Constituency boundary changes: A missed opportunity?

By Marcus Edwards. The constituency boundary changes are a necessary measure to equalise the number of voters in each constituency. This is a positive step towards a more representative and true democracy.  If we are focused however on changing our democracy for the better in time for the 2020 election, then there are many more … Continue reading Constituency boundary changes: A missed opportunity?

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London is headed towards democratic dysfunction in 2020

By Areeq Chowdhury. 2016 witnessed a memorable moment of history for the UK’s capital city when Sadiq Khan was elected the first Muslim Mayor of London.  An outsider when he announced his candidacy, Khan managed to defeat his Conservative rival Zac Goldsmith by more than 300,000 votes, gaining the largest personal mandate of any politician … Continue reading London is headed towards democratic dysfunction in 2020

Pickles’ election reforms risk creating further barriers to voting

By Areeq Chowdhury. I've finally had the chance to have a read of Eric Pickles' long-awaited review into electoral fraud, and I think I agree with the analysis which describes it as the use of "a sledgehammer to crack a nut." Whilst a lot of the recommended reforms are welcome in the way they strengthen … Continue reading Pickles’ election reforms risk creating further barriers to voting

It’s not what we decide on Thursday that’s worrying me. It’s how.

By Nathalie Hulbert. Young people are being wrongfully underrepresented, and for no good reason. With the EU referendum fast approaching, it would appear that the younger and older generation are becoming increasingly polarised. Opinion polls conducted by the BBC reveal a truth that we already knew. A truth that is evident in the disparity between talking to our parents … Continue reading It’s not what we decide on Thursday that’s worrying me. It’s how.

What referendum? How the credibility of British politics pivots on a developing democracy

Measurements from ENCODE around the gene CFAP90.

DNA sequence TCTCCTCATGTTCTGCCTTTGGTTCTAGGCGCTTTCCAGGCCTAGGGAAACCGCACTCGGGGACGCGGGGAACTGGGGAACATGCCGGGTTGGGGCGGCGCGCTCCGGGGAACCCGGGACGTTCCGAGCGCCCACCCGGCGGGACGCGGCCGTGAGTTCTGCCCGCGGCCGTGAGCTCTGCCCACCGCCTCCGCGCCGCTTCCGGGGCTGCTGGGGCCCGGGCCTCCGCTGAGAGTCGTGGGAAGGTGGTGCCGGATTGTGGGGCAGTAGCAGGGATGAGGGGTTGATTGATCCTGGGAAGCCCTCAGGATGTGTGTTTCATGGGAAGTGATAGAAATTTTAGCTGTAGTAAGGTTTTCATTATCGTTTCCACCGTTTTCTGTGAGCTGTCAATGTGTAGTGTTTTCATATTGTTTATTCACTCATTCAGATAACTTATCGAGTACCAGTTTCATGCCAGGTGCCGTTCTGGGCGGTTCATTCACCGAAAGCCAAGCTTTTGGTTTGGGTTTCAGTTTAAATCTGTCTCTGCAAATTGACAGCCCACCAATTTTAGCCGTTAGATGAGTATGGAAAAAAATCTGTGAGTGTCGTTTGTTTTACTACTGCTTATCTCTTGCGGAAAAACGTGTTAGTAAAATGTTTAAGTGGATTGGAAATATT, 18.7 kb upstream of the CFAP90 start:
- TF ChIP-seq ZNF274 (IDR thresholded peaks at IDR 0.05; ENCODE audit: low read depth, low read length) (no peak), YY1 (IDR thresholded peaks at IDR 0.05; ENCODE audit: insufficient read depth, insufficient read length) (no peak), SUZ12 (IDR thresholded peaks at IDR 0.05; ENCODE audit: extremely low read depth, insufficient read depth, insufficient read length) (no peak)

By Joe Carton. It’s Thursday, 23rd June 2016. 7:00am. Two weeks into the European Championships and four days before the start of Wimbledon. The alarm on your phone rattles the room. Disbelieving, you bury your head in the pillow. It’s still on the ‘Marimba’ jingle. You need to remember to change that. One arm emerges … Continue reading What referendum? How the credibility of British politics pivots on a developing democracy

Online voting: The future of voting? Observations from Salt Lake City

By Mike Summers. For a country which seeks to lead the world in terms of technological innovation and has spent billions of dollars in modernising their election process, it seems puzzling that online voting hasn’t made more progress in terms of becoming part of the United States electoral process. Maybe this is about to change. … Continue reading Online voting: The future of voting? Observations from Salt Lake City

Local Government: An avenue for online voting?

By Councillor James Beckles. Local authorities are at the heart of our communities; they deliver a wide range of services we need and their role ultimately is to improve the lives of the people of the communities they serve. Local government is often the first democratic institutions many of us interact with knowingly or unknowingly … Continue reading Local Government: An avenue for online voting?

Intergenerational unfairness: online voting is key to strengthening the voice of Britain’s disillusioned youth

By Joe Carton. The British political system is painfully neglecting the country’s youth. Choosing to pander to the baby boomer generation with generous offerings of a pension ‘triple lock’ and an array of retirement benefits, Britain’s main political parties are suppressing the aspiration of today’s youth by failing to address the growing disparity in wealth … Continue reading Intergenerational unfairness: online voting is key to strengthening the voice of Britain’s disillusioned youth

The NSW iVote project – Internet based voting in Australia

By Sam Campbell. In March 2015 the state of New South Wales, known locally as NSW, in Australia held the largest (well - at the time anyway!) binding government Internet delivered election in the world with over 280,000 votes using their iVote system.  An election channel that was extremely well received by voters (recording an astounding 97 … Continue reading The NSW iVote project – Internet based voting in Australia

Constituents should be able to vote online on issues like Syria airstrikes

By Alex Wiltshire. A decision regarding any military action in Syria should be undertaken with close consultation with the electorate, and an online constituent vote could be the perfect solution. The House of Commons will on Wednesday hold a debate and subsequent vote on whether the UK should extend its bombing campaign against the so-called … Continue reading Constituents should be able to vote online on issues like Syria airstrikes